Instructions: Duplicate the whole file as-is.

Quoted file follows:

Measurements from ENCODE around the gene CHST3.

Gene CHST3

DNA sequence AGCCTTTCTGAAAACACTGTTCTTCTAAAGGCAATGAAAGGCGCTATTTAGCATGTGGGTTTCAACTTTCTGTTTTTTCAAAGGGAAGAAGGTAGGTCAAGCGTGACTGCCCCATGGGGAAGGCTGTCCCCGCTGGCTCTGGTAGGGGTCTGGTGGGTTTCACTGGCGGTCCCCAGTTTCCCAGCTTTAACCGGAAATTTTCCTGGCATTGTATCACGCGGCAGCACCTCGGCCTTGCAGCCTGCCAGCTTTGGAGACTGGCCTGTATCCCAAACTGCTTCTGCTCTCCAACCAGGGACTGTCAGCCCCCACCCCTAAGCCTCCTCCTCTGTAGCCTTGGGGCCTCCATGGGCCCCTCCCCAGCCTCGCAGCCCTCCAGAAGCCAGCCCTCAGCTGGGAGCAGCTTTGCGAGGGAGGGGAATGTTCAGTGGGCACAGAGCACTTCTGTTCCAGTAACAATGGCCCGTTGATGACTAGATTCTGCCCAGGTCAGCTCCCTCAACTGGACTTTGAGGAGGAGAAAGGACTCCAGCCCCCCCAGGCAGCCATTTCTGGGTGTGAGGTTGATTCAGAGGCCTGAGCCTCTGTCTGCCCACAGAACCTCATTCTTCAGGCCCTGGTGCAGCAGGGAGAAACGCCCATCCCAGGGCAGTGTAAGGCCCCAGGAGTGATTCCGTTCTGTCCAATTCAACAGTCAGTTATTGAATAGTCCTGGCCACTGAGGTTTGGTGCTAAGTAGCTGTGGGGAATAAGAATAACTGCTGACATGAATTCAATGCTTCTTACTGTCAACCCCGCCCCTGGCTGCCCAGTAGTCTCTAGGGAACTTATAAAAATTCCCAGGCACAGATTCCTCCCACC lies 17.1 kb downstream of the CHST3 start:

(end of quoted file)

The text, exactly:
Measurements from ENCODE around the gene CHST3.

Gene CHST3

DNA sequence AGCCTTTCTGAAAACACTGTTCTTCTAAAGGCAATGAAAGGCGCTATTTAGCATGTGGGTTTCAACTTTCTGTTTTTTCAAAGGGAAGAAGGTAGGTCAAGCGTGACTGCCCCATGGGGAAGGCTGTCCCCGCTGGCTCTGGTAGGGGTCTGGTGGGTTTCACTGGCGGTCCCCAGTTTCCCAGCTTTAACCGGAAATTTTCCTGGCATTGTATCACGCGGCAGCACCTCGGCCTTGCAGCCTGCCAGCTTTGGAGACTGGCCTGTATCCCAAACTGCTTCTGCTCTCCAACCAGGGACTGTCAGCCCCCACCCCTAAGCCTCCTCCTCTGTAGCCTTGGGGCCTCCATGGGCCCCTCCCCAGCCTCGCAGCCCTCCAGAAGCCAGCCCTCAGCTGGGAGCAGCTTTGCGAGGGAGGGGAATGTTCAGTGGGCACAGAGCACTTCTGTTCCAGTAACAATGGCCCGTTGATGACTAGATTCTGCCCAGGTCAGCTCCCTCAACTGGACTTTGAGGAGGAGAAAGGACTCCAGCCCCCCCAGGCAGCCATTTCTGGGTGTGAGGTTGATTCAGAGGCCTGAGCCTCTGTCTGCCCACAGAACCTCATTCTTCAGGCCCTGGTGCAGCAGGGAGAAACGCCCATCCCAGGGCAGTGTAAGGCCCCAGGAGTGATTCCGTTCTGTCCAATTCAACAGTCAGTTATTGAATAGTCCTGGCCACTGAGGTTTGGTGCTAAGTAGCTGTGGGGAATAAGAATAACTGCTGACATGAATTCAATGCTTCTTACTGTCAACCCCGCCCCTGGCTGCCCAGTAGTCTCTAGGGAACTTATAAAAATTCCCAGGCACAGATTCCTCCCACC lies 17.1 kb downstream of the CHST3 start: